, October 21, 2005
(STAR) President Arroyo appealed to the public yesterday to make sacrifices when the expanded value-added tax (EVAT) goes into effect in November, saying the difficult times will be temporary compared to the long-term benefits of new revenues for the government.

She said the EVAT’s lasting rewards would come in the form of more jobs and livelihood opportunities, better social services, more infrastructure, less debt and more and better financing for rural programs.

Malacañang, through Press Secretary Ignacio Bunye, also said the EVAT must be spared from partisan politics and allowed to be implemented fully.

Mrs. Arroyo said that revenues could reach up to P120 billion per year and could help the government achieve a balanced budget, and reduce the country’s debts rather than pass them on to future generations.

"That’s an unprecedented interest in a generation’s time," she said.

Bunye said the government would do its best to provide safety nets to cushion the impact of the EVAT on the poor such as the removal of the excise tax on oil and energy, fuel discounts for public utility jeepneys, close monitoring of the prices of commodities and strict implementation of fare discounts for students and senior citizens.

"The government is also going after tax cheats, smugglers and other economic saboteurs as reflected in dramatic increases in our revenue collections," Bunye said.

Bunye also assured the public that the government would be fully transparent in the use of public funds.

"Highest budgetary priority will be given to education, microfinancing, housing, land reform, public health and other poverty alleviation measures," he said.

After the four-month temporary restraining order by the Supreme Court was lifted, the EVAT will be implemented starting Nov. 1 for all sectors, including oil and power, despite rising prices of crude oil in the world market.

The new taxes come at a time when the President is facing a lingering political crisis despite the dismissal of an impeachment case against her in the House of Representatives last September.

Opposition congressmen have filed a bill seeking to repeal the EVAT law.

Following such moves, Executive Secretary Eduardo Ermita said Mrs. Arroyo appealed to lawmakers in a recent Legislative-Executive Development Advisory Council meeting in Malacañang to give EVAT a chance.

"The executive branch would follow whatever law our lawmakers would come up with but as for now, let’s implement it (the EVAT) first so that we can raise funds for our projects," he said.

Meanwhile, Washington lauded the SC’s decision to lift the freeze order on EVAT, saying this will help the economy move towards sound fiscal reform.

US Embassy Chargé d’ Affaires Paul Jones said the Philippine economy remains resilient with the peso and stock market holding relatively steady through the recent political turbulence. The gross domestic product (GDP) growth, he said, also remains moderate.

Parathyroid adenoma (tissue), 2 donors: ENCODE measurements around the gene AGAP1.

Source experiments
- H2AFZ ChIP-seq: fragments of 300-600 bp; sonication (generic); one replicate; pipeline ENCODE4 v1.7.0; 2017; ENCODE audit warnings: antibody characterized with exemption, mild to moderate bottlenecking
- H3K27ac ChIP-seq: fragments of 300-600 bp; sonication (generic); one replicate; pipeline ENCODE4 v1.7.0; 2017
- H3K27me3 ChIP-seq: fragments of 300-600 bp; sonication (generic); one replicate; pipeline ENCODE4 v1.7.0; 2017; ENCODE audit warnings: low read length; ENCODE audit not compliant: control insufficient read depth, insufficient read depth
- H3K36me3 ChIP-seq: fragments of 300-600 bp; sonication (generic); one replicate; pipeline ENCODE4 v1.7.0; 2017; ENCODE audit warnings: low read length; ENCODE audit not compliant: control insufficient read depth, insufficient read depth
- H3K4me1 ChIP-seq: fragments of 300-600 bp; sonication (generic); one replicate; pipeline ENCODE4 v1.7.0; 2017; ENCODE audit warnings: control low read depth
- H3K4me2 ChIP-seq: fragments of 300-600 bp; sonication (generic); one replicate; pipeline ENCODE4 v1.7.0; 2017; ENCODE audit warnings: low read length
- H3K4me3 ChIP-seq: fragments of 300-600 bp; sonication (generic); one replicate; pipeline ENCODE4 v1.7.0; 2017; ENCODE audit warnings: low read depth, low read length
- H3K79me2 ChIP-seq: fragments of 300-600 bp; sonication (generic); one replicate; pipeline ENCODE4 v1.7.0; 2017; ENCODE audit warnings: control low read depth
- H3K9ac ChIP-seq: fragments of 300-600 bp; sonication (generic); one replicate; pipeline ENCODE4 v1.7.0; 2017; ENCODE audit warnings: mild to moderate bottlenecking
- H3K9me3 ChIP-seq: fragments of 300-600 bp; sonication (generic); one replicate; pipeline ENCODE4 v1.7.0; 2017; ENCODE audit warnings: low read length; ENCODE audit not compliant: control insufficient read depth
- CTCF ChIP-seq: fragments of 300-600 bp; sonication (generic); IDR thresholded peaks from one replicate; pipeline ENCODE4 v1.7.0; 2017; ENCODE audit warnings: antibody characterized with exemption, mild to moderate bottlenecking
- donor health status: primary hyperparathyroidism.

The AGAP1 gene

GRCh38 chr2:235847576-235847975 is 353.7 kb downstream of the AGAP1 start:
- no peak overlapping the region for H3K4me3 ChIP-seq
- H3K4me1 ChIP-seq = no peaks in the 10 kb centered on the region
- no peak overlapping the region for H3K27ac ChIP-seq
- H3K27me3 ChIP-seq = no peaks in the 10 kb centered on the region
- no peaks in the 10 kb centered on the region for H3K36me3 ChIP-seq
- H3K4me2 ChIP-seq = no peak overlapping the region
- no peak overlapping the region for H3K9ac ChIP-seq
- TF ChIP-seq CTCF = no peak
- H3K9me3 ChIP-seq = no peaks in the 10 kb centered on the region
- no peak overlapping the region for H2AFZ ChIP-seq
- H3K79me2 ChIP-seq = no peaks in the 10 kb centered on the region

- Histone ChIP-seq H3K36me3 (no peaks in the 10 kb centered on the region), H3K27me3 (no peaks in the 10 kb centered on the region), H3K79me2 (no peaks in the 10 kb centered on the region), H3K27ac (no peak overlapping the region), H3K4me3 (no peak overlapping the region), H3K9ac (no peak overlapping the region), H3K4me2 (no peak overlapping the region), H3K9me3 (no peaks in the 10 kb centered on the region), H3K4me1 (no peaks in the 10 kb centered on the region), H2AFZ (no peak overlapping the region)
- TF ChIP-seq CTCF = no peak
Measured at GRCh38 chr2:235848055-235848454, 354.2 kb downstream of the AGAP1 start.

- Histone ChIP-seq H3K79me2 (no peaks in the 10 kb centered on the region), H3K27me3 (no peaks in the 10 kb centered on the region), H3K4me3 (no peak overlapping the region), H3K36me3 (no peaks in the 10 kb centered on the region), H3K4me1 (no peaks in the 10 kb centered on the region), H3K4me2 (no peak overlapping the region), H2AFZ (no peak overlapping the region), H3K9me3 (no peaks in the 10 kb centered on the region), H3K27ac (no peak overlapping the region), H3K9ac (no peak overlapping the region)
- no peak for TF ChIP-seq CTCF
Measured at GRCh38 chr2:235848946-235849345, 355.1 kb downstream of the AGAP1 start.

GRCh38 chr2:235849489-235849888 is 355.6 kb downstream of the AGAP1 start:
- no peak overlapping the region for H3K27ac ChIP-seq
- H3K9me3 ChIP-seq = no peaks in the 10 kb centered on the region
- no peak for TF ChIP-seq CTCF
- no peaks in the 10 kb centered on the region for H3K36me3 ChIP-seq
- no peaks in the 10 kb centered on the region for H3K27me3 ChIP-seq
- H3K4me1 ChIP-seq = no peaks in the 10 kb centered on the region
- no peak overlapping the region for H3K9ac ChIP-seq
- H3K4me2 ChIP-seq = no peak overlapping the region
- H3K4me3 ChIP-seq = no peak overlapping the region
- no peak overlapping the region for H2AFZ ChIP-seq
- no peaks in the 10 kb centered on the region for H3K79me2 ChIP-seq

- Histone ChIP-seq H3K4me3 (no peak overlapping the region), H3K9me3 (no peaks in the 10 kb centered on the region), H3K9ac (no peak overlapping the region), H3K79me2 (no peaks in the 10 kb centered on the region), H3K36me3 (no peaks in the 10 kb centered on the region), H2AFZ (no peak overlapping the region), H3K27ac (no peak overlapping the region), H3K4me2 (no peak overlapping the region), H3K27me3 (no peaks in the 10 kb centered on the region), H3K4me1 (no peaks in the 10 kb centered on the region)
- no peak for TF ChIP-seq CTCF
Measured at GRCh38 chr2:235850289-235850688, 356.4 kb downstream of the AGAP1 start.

Jones, in a speech before the induction rites of new members of the American Chamber of Commerce of the Philippines (Amcham), told American businessmen in the country that the US firmly believes the Philippines holds enormous business opportunities despite the challenges.

The Philippines has recently qualified for funding through the US Millennium Challenge Account (MCA) and Jones said the next step is for the government to draft a more elaborate proposal of how it will boost revenue collection and intensify anti-corruption efforts.

Despite the acceptance of the Philippines’ project proposal, Manila’s anti-corruption programs and good governance are being closely scrutinized. The government is, however, optimistic that the Bush administration’s $20-million special funding for the country’s anti-corruption proposal will be granted. — Aurea Calica, Paolo Romero, Pia Lee-Brago

GMA off to KL for funeral of Badawi’s wife The Philippine Star 10/21/2005

President Arroyo flew to Kuala Lumpur yesterday to attend the funeral of Endon Mahmood, Malaysian Prime Minister Abdullah Badawi’s wife who succumbed to breast cancer earlier yesterday.

The President canceled her scheduled trip to Leyte for the 58th anniversary celebration of Ormoc City in order to go to the funeral.

Mrs. Arroyo left around noontime and was expected to return last night. She was accompanied by Foreign Affairs Secretary Alberto Romulo and Malacañang protocol chief Linglingay Lacanlale.

Mrs. Arroyo joined other heads of states and governments who went to Malaysia to condole with the family of Badawi.

Reports said Mahmood passed away at the family’s official residence. She was diagnosed with breast cancer in 2002, shortly after her twin sister received the same diagnosis.

Badawi’s wife recently underwent weeks of treatment in the United States and was actively involved in breast cancer education and awareness events in Malaysia.

Malacañang said the President would have to rush to Kuala Lumpur since the remains of Mahmood, under the Muslim tradition, will be interred within 24 hours after death. — Aurea Calica

Chief News Editor: Sol Jose Vanzi

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